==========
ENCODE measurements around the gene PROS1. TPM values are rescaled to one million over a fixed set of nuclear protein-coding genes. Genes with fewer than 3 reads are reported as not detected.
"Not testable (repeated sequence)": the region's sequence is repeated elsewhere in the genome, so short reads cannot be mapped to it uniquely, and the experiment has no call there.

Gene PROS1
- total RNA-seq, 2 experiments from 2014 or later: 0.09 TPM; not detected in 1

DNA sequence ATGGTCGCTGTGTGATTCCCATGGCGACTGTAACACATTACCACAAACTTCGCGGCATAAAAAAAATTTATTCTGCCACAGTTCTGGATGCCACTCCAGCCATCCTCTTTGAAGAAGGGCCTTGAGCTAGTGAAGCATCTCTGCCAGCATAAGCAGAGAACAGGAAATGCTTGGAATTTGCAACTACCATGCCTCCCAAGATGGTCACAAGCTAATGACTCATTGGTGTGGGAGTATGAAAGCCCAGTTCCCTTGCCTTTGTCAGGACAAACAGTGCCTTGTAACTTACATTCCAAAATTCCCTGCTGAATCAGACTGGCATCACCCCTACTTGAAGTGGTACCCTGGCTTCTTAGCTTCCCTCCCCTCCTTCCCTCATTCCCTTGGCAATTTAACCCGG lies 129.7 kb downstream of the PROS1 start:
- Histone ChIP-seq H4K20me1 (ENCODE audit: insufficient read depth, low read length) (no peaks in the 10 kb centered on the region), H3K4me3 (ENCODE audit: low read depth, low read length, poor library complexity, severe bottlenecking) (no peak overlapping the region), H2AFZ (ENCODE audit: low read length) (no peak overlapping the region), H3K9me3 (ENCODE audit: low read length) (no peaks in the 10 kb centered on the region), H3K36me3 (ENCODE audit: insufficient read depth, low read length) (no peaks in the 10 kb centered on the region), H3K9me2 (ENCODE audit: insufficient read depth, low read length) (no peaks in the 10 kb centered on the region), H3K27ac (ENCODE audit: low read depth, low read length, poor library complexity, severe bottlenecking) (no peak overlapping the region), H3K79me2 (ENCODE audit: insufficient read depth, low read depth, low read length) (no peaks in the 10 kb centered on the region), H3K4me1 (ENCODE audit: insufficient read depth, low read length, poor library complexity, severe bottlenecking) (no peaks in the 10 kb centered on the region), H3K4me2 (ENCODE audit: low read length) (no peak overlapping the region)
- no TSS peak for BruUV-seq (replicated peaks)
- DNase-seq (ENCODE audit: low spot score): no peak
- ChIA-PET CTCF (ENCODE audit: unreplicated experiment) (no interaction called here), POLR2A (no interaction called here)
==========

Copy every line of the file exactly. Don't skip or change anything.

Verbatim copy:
ENCODE measurements around the gene PROS1. TPM values are rescaled to one million over a fixed set of nuclear protein-coding genes. Genes with fewer than 3 reads are reported as not detected.
"Not testable (repeated sequence)": the region's sequence is repeated elsewhere in the genome, so short reads cannot be mapped to it uniquely, and the experiment has no call there.

Gene PROS1
- total RNA-seq, 2 experiments from 2014 or later: 0.09 TPM; not detected in 1

DNA sequence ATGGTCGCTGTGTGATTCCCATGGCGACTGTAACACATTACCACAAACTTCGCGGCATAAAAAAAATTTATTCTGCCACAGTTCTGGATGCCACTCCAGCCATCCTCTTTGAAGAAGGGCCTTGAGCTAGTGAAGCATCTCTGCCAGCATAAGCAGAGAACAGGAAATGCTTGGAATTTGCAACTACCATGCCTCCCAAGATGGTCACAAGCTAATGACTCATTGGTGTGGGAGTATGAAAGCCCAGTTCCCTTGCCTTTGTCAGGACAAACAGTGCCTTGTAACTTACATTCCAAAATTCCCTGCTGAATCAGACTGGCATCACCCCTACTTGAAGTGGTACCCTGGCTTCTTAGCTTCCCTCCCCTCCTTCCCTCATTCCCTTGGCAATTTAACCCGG lies 129.7 kb downstream of the PROS1 start:
- Histone ChIP-seq H4K20me1 (ENCODE audit: insufficient read depth, low read length) (no peaks in the 10 kb centered on the region), H3K4me3 (ENCODE audit: low read depth, low read length, poor library complexity, severe bottlenecking) (no peak overlapping the region), H2AFZ (ENCODE audit: low read length) (no peak overlapping the region), H3K9me3 (ENCODE audit: low read length) (no peaks in the 10 kb centered on the region), H3K36me3 (ENCODE audit: insufficient read depth, low read length) (no peaks in the 10 kb centered on the region), H3K9me2 (ENCODE audit: insufficient read depth, low read length) (no peaks in the 10 kb centered on the region), H3K27ac (ENCODE audit: low read depth, low read length, poor library complexity, severe bottlenecking) (no peak overlapping the region), H3K79me2 (ENCODE audit: insufficient read depth, low read depth, low read length) (no peaks in the 10 kb centered on the region), H3K4me1 (ENCODE audit: insufficient read depth, low read length, poor library complexity, severe bottlenecking) (no peaks in the 10 kb centered on the region), H3K4me2 (ENCODE audit: low read length) (no peak overlapping the region)
- no TSS peak for BruUV-seq (replicated peaks)
- DNase-seq (ENCODE audit: low spot score): no peak
- ChIA-PET CTCF (ENCODE audit: unreplicated experiment) (no interaction called here), POLR2A (no interaction called here)